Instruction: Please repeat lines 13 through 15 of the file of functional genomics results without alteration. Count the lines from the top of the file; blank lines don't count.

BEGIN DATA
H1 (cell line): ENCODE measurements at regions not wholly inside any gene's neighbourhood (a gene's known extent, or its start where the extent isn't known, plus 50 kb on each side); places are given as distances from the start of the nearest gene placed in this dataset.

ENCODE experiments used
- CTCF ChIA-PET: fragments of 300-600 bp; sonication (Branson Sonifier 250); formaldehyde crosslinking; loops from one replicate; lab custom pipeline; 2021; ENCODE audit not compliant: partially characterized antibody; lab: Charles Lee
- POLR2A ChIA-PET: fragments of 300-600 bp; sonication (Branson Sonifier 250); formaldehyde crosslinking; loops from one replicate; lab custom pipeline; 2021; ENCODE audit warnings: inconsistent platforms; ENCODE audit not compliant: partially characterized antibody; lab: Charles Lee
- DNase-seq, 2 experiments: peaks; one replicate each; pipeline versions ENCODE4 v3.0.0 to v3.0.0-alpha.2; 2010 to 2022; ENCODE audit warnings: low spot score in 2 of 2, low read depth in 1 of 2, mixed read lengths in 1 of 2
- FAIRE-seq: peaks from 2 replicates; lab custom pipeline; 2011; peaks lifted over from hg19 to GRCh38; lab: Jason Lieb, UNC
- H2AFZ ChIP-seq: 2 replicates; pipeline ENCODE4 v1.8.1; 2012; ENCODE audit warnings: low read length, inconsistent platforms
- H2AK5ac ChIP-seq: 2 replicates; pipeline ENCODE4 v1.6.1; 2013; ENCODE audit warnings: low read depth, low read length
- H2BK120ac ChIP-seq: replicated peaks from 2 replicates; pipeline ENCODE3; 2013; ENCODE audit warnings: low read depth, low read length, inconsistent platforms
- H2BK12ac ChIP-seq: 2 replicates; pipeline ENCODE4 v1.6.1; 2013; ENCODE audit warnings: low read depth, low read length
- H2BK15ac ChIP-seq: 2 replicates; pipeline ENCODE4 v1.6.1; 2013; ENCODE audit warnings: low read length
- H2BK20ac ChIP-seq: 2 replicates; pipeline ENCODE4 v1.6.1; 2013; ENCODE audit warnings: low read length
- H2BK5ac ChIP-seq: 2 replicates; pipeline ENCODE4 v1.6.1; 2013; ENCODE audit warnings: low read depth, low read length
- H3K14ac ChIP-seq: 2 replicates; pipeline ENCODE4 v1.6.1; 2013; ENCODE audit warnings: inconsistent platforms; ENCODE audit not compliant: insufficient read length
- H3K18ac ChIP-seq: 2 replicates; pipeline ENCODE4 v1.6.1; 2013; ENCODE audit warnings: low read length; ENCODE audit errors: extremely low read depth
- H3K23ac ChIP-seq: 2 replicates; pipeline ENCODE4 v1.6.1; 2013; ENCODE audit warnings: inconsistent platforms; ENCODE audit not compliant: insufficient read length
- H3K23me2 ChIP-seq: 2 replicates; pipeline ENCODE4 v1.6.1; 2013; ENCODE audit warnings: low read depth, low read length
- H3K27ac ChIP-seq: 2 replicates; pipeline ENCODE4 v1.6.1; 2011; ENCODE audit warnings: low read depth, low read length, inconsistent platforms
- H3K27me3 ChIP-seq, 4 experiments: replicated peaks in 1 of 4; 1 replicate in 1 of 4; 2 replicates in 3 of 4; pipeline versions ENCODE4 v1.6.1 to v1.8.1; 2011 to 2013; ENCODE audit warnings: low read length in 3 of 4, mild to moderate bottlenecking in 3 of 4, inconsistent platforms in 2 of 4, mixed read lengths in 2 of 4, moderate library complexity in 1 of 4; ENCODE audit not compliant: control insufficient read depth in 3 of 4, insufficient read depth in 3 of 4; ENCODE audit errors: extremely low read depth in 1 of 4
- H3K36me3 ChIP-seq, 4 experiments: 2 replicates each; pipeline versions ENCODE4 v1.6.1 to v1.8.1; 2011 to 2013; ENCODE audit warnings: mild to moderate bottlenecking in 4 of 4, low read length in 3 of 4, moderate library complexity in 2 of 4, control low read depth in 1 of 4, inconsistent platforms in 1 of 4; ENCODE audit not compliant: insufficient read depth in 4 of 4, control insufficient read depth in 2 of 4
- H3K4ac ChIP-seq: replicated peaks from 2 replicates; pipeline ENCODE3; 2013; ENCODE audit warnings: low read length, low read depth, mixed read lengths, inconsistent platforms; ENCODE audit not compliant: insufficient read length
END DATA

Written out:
- H2BK5ac ChIP-seq: 2 replicates; pipeline ENCODE4 v1.6.1; 2013; ENCODE audit warnings: low read depth, low read length
- H3K14ac ChIP-seq: 2 replicates; pipeline ENCODE4 v1.6.1; 2013; ENCODE audit warnings: inconsistent platforms; ENCODE audit not compliant: insufficient read length
- H3K18ac ChIP-seq: 2 replicates; pipeline ENCODE4 v1.6.1; 2013; ENCODE audit warnings: low read length; ENCODE audit errors: extremely low read depth